Religious Education Corner
November 2014 - Full Week Faith
Fahs Fellow Karen Bellavance-Grace asks the question, “How have we changed the way we do church?” Society has changed dramatically in the past 50 years. Many parents now work at least two jobs if not more. We have become a more deliberately interfaith nation. Sunday is no longer the only day of Sabbath and because of that, other things now occupy Sunday mornings – football games, soccer games, theater rehearsals etc. Yet we still operate with the traditional “Sunday school model.” Our volunteer system is suffering as well as we still heavily rely on women, many of whom now work outside the home and don’t have as much time for volunteering as mothers did 50 years ago. And, let’s not forget the digital revolution. How many youth do we know who do their homework on the computer while simultaneously texting, Facebooking and listening to music?
Religious Education attendance is declining in all denominations, including Unitarian Universalist congregations. We are dependent on over-committed volunteers and a disproportionate focus on the Sunday morning experience. Many families are not passing down their faith traditions like they have in the past. Many of the congregation members sitting in our chairs are converts to Unitarian Universalism. They do not have a historical past or familial ties to our faith denomination. No guilt for us UUs!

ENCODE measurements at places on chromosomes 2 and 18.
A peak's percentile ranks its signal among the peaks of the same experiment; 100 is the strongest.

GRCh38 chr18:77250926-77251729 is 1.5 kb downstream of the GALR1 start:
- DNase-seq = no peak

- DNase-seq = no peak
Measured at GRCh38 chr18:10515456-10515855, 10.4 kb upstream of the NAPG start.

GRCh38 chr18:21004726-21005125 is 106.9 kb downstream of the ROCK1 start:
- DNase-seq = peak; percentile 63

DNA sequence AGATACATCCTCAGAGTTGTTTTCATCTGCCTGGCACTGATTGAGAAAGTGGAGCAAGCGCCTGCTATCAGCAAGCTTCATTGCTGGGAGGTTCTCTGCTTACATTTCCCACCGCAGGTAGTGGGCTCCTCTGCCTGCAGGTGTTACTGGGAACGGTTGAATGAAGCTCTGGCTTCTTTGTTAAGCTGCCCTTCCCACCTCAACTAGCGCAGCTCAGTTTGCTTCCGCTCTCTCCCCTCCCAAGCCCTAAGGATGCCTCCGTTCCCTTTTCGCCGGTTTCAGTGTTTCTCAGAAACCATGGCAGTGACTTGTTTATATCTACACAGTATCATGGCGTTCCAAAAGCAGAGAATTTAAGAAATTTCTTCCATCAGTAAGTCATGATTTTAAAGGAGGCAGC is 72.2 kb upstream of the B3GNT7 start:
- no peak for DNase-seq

So, what would this look like? It could include:
A. more multigenerational worship;
B. more mid-week faith formation (like Potluck Wednesdays or Friday Soulful Sundown worship);
C. intergenerational mentoring (not just elders and children, people of all ages, men’s groups, women’s groups);
D. using social media to link curriculum to the real world (in our community parents are filled in weekly on what is taught in class and ways they can take the lesson home and follow it up if they choose to).
The UUA has tremendous resources to explore these concepts further (www.uua.org). The Church of the Larger Fellowship (CLF), has online services each week and inspires “Quest”, a family resources site (www.questformeaning.org). The UUA bookstore carries Creating Justice Together, a new book about social justice projects for multi-generational groups, so families can do justice and service work together.
Ms. Bellavance-Grace suggests that all of this is “experi-learn”. We experiment and we learn from it. It is not all or nothing. Congregations and religious educators all over the country are trying to think up new ways to expand on full week faith formation. Our own congregation has developed a group (not a committee, not a task force just a friendly group) to look at why our congregation is aging and why we are not attracting more younger families into the congregation. The children and youth are the future of not only our individual congregation but the future of our faith denomination. Please see Peggy Fort or myself if you might be interested in joining our group. Suggestions welcomed!
Gretta Johnson-Sally, DRE